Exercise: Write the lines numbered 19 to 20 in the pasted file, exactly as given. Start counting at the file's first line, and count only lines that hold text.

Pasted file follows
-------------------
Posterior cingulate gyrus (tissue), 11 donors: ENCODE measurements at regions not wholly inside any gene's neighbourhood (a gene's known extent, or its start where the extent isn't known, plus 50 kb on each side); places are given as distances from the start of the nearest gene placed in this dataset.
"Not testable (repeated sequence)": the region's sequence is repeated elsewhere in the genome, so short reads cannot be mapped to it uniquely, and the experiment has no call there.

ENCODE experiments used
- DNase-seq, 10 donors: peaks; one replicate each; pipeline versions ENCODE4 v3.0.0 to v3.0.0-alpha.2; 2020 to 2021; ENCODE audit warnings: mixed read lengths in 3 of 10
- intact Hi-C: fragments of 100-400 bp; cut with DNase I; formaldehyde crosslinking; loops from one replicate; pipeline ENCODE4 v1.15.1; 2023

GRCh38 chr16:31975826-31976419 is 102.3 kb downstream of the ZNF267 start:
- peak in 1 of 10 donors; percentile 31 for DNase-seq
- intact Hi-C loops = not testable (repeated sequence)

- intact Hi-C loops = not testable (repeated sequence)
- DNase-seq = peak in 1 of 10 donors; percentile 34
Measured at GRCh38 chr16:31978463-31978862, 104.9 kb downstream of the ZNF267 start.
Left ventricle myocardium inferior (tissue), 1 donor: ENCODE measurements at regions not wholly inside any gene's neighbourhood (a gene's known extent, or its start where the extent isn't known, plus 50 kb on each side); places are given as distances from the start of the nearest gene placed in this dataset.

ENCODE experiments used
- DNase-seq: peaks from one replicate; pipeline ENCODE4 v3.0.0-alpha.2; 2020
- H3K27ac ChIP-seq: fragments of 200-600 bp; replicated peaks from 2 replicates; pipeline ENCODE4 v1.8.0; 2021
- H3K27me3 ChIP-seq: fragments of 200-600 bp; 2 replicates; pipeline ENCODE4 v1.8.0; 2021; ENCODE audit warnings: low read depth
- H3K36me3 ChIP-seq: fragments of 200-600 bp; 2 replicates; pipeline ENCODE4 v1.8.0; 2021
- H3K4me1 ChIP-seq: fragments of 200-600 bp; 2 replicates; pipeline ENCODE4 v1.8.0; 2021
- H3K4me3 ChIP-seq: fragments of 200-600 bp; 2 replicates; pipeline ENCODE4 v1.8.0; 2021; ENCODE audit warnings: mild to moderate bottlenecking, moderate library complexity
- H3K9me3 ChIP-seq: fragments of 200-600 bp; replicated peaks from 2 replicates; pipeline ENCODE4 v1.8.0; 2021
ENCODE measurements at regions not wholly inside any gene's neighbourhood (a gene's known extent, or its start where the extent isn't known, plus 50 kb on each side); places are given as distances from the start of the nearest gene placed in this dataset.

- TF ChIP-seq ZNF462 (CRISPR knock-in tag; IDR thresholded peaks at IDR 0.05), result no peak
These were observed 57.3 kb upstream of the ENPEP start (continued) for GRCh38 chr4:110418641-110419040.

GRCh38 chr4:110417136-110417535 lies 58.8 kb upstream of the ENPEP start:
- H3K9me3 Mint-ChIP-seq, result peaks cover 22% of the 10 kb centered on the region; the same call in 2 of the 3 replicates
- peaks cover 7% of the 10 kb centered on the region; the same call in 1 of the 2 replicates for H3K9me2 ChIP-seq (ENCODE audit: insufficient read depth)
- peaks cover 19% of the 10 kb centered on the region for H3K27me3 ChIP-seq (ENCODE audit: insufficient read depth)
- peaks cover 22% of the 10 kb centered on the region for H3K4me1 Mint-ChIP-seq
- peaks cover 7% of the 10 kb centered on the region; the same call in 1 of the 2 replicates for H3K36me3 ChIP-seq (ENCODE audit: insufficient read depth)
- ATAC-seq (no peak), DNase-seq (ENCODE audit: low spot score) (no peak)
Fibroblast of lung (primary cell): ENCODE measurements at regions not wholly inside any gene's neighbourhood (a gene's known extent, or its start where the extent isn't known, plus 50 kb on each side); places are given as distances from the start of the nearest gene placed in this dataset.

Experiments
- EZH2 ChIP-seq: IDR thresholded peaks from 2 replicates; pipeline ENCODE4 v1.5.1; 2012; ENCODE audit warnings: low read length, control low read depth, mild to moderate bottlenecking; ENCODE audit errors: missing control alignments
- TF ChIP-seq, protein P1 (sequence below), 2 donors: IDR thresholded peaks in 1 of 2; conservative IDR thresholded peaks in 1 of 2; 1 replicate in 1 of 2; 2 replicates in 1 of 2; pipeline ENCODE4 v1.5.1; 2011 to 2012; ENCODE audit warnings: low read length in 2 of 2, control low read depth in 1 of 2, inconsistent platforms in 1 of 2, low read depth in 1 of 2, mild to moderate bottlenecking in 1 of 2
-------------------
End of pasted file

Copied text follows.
- H3K4me3 ChIP-seq: fragments of 200-600 bp; 2 replicates; pipeline ENCODE4 v1.8.0; 2021; ENCODE audit warnings: mild to moderate bottlenecking, moderate library complexity
- H3K9me3 ChIP-seq: fragments of 200-600 bp; replicated peaks from 2 replicates; pipeline ENCODE4 v1.8.0; 2021